by Robert Brynjolfson and Jonathan Lewis, eds.
“May God give us grace and creativity to push the boundaries, to create, to re-evaluate, to change, to redesign, and to serve with greater effectiveness and servanthood.” This is the challenge given to all involved in mission training in this new book.
William Carey Library, 1605 E. Elizabeth St., Pasadena, CA 91104, 2006, 222, $19.99.
—Reviewed by George Schultz, director, Center for Intercultural Training, Union Mills, North Carolina.
“May God give us grace and creativity to push the boundaries, to create, to re-evaluate, to change, to redesign, and to serve with greater effectiveness and servanthood.” This is the challenge given to all involved in mission training in this new book. What do the authors mean by “integral” training? They mean a unified or holistic approach to training which includes the cognitive, character and skill elements. You might recognize this approach in other terms like “Know, Be, Do” or “Head, Heart, Hands.” The most effective training programs address all three domains.
This book shows you how to get there with helpful and straightforward steps to an outcome-based curriculum. This is about being learner-focused instead of focusing on information transfer. A person just beginning a new training program or a seasoned trainer can benefit greatly from this book. The contributors have compressed years of thinking, reflection and training experiences into a useable manual which will serve as a guidebook or map for designing or re-engineering a training program. Although there are plenty of practical tips and tools, this is not just a “how-to” manual. The work is built solidly on a biblical worldview and sound educational philosophy. I particularly appreciated the emphasis on the use of formal, informal and non-formal education as well as characteristics of adult learners and implications for training.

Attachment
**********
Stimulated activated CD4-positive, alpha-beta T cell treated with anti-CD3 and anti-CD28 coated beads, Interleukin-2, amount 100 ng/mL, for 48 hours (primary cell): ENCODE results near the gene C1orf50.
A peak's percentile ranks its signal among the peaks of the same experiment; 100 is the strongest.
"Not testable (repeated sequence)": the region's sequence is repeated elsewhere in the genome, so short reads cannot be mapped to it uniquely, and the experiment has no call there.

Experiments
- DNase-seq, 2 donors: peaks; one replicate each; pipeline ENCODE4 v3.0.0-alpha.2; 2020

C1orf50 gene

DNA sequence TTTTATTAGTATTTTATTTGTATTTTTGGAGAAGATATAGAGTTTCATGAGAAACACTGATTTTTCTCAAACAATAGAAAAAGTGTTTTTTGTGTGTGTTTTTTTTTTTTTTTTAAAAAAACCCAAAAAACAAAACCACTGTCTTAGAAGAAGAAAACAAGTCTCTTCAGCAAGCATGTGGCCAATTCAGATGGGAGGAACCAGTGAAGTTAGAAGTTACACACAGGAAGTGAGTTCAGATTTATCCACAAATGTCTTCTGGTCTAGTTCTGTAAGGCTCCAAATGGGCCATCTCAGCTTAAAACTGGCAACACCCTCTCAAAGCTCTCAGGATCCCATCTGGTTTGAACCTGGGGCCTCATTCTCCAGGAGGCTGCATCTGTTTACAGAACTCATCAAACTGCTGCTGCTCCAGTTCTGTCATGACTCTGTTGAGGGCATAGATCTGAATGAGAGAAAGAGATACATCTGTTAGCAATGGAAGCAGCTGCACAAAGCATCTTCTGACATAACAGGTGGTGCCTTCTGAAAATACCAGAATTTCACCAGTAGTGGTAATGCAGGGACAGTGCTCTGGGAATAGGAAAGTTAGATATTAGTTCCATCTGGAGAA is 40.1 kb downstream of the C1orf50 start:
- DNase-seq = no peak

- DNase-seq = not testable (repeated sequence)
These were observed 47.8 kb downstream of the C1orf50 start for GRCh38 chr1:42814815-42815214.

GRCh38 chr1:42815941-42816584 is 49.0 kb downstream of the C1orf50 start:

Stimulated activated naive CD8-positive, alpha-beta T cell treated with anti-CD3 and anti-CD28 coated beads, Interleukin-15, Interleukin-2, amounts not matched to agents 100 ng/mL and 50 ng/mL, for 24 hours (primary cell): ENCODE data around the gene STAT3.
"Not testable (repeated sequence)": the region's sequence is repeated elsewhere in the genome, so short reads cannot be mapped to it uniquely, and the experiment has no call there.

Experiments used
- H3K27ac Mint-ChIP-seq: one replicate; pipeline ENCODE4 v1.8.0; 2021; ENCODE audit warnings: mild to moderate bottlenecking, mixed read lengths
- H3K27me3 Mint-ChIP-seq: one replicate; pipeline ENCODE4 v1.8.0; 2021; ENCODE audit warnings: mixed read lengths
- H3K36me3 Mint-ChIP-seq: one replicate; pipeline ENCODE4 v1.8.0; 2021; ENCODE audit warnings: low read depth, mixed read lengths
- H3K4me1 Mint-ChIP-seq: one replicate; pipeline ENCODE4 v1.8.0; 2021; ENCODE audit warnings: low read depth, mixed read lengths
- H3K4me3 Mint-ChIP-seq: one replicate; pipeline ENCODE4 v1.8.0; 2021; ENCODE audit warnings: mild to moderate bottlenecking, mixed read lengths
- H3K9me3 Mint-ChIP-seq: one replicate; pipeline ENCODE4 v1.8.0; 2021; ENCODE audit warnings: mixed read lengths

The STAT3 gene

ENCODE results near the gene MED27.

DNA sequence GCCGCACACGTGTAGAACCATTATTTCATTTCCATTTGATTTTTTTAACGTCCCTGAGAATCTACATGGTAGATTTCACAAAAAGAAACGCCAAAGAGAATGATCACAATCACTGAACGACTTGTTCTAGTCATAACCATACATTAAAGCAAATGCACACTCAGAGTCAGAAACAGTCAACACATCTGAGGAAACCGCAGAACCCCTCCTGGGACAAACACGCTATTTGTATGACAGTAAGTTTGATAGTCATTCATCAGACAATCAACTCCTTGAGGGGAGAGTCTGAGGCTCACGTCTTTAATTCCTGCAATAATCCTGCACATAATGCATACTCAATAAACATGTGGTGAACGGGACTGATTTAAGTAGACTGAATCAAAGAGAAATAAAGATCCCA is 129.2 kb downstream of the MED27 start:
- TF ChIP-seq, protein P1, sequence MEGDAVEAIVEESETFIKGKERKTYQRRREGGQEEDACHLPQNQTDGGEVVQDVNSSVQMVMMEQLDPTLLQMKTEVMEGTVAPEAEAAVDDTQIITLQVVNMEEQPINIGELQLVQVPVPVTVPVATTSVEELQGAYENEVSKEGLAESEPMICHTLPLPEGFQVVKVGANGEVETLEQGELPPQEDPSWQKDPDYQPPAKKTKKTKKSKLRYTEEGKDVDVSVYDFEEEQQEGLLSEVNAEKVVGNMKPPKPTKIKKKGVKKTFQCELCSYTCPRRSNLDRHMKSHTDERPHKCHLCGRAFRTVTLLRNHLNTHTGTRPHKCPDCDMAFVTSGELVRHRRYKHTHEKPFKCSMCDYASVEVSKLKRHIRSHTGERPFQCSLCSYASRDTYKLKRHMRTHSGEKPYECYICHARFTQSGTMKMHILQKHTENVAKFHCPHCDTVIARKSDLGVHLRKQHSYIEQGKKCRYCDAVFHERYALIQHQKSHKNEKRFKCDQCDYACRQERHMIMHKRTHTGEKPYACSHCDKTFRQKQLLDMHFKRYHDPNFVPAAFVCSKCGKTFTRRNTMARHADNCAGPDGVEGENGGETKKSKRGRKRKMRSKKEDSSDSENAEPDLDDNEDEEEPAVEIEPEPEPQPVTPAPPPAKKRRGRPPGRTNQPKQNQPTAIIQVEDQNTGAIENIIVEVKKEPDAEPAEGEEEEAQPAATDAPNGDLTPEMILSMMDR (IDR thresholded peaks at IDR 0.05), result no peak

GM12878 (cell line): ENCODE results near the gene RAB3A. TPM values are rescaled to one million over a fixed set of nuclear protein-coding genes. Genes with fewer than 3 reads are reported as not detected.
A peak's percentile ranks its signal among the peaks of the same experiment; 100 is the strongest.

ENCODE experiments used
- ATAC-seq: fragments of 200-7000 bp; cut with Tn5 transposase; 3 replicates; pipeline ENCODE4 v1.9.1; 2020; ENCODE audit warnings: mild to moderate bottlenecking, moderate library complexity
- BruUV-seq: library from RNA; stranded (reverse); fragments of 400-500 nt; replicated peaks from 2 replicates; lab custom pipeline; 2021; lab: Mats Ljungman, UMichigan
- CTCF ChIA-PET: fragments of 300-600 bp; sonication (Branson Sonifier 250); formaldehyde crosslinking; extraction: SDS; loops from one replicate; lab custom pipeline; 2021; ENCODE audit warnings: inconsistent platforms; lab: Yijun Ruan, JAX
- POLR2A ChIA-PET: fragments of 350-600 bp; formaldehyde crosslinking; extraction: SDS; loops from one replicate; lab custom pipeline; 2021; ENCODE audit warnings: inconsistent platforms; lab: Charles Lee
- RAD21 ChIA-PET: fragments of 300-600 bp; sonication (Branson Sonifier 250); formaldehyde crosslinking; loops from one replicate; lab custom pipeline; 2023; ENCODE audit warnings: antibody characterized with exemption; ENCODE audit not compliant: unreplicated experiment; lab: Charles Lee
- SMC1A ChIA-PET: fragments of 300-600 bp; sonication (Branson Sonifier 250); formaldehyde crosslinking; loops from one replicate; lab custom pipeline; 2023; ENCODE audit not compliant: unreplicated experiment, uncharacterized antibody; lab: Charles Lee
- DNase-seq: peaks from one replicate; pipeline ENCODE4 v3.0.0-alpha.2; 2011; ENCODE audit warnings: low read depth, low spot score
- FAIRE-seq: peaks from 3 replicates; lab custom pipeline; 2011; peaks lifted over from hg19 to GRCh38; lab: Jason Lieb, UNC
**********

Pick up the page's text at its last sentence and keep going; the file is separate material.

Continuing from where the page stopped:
Other significant topics are: stakeholder assumptions and consensus building, the outcomes profiling process, writing learning objectives, designing learning experiences and evaluating ministry training programs. The last section includes thirteen case studies of various training programs around the world, looking at their demographics, how they use non-formal practice and experiential learning to develop skills and how they use community to generate growth in character as well as program improvements and development. Seeing how others have done these things gives feet to the theory. It encourages me to know others struggle in the same areas I do and yet are making progress. Thankfully, the authors do not deride those who need to progress further; instead, they are very encouraging in helping us move from where we are to where we could be in effective training.
A bonus at the end includes several missionary training assessment tools which are useful to anyone wanting to critique their own program.
Check these titles:
Taylor, William David, ed. 1991. Internationalising Training: A Global Perspective. Exeter, U.K: Paternoster Press /Grand Rapids, Mich.: Baker Book House.
Harley, David. 1995. Preparing to Serve: Training for Cross-Cultural Mission. Pasadena, Calif.: William Carey Library.
Ferris, Robert. 1995. Establishing Ministry Training: A Manual for Programme Developers. Pasadena, Calif.: William Carey Library.
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